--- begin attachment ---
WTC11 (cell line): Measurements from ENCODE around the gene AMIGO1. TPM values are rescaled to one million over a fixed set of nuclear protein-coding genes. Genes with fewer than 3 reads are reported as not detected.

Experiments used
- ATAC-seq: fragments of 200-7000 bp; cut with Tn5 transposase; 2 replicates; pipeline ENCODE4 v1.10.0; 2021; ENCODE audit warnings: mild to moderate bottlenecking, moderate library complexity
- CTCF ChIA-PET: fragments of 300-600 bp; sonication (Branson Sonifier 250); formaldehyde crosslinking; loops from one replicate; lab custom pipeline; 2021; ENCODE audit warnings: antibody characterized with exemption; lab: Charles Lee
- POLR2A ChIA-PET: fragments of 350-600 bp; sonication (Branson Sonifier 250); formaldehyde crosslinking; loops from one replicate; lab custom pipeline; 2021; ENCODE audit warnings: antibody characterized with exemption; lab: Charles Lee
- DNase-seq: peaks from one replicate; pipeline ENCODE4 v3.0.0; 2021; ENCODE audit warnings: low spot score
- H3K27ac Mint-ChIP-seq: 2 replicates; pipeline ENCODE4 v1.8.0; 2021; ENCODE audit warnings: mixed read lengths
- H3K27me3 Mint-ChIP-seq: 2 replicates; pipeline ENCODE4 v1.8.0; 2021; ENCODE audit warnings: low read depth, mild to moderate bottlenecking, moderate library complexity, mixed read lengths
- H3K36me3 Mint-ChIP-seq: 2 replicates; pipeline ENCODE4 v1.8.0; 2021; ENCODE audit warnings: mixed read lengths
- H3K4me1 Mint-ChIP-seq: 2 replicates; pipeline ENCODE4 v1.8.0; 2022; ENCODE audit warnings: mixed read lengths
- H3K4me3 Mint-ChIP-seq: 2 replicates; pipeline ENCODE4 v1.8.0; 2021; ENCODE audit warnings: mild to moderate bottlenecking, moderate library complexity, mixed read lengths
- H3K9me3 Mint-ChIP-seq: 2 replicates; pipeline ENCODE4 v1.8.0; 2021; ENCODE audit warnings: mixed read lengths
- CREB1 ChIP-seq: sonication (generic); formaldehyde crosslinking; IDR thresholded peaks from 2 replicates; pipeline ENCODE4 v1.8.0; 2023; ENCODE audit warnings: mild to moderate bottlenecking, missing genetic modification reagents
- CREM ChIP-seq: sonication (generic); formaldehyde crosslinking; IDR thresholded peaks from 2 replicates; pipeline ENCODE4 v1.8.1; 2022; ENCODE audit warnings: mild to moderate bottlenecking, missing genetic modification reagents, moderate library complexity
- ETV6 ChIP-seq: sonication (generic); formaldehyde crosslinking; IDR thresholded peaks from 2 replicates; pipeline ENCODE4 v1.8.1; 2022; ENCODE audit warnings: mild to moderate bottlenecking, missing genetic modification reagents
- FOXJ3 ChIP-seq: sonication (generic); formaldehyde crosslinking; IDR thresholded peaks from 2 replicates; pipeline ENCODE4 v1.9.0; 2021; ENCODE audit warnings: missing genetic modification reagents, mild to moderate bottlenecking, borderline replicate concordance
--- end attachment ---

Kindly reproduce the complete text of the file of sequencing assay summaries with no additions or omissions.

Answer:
WTC11 (cell line): Measurements from ENCODE around the gene AMIGO1. TPM values are rescaled to one million over a fixed set of nuclear protein-coding genes. Genes with fewer than 3 reads are reported as not detected.

Experiments used
- ATAC-seq: fragments of 200-7000 bp; cut with Tn5 transposase; 2 replicates; pipeline ENCODE4 v1.10.0; 2021; ENCODE audit warnings: mild to moderate bottlenecking, moderate library complexity
- CTCF ChIA-PET: fragments of 300-600 bp; sonication (Branson Sonifier 250); formaldehyde crosslinking; loops from one replicate; lab custom pipeline; 2021; ENCODE audit warnings: antibody characterized with exemption; lab: Charles Lee
- POLR2A ChIA-PET: fragments of 350-600 bp; sonication (Branson Sonifier 250); formaldehyde crosslinking; loops from one replicate; lab custom pipeline; 2021; ENCODE audit warnings: antibody characterized with exemption; lab: Charles Lee
- DNase-seq: peaks from one replicate; pipeline ENCODE4 v3.0.0; 2021; ENCODE audit warnings: low spot score
- H3K27ac Mint-ChIP-seq: 2 replicates; pipeline ENCODE4 v1.8.0; 2021; ENCODE audit warnings: mixed read lengths
- H3K27me3 Mint-ChIP-seq: 2 replicates; pipeline ENCODE4 v1.8.0; 2021; ENCODE audit warnings: low read depth, mild to moderate bottlenecking, moderate library complexity, mixed read lengths
- H3K36me3 Mint-ChIP-seq: 2 replicates; pipeline ENCODE4 v1.8.0; 2021; ENCODE audit warnings: mixed read lengths
- H3K4me1 Mint-ChIP-seq: 2 replicates; pipeline ENCODE4 v1.8.0; 2022; ENCODE audit warnings: mixed read lengths
- H3K4me3 Mint-ChIP-seq: 2 replicates; pipeline ENCODE4 v1.8.0; 2021; ENCODE audit warnings: mild to moderate bottlenecking, moderate library complexity, mixed read lengths
- H3K9me3 Mint-ChIP-seq: 2 replicates; pipeline ENCODE4 v1.8.0; 2021; ENCODE audit warnings: mixed read lengths
- CREB1 ChIP-seq: sonication (generic); formaldehyde crosslinking; IDR thresholded peaks from 2 replicates; pipeline ENCODE4 v1.8.0; 2023; ENCODE audit warnings: mild to moderate bottlenecking, missing genetic modification reagents
- CREM ChIP-seq: sonication (generic); formaldehyde crosslinking; IDR thresholded peaks from 2 replicates; pipeline ENCODE4 v1.8.1; 2022; ENCODE audit warnings: mild to moderate bottlenecking, missing genetic modification reagents, moderate library complexity
- ETV6 ChIP-seq: sonication (generic); formaldehyde crosslinking; IDR thresholded peaks from 2 replicates; pipeline ENCODE4 v1.8.1; 2022; ENCODE audit warnings: mild to moderate bottlenecking, missing genetic modification reagents
- FOXJ3 ChIP-seq: sonication (generic); formaldehyde crosslinking; IDR thresholded peaks from 2 replicates; pipeline ENCODE4 v1.9.0; 2021; ENCODE audit warnings: missing genetic modification reagents, mild to moderate bottlenecking, borderline replicate concordance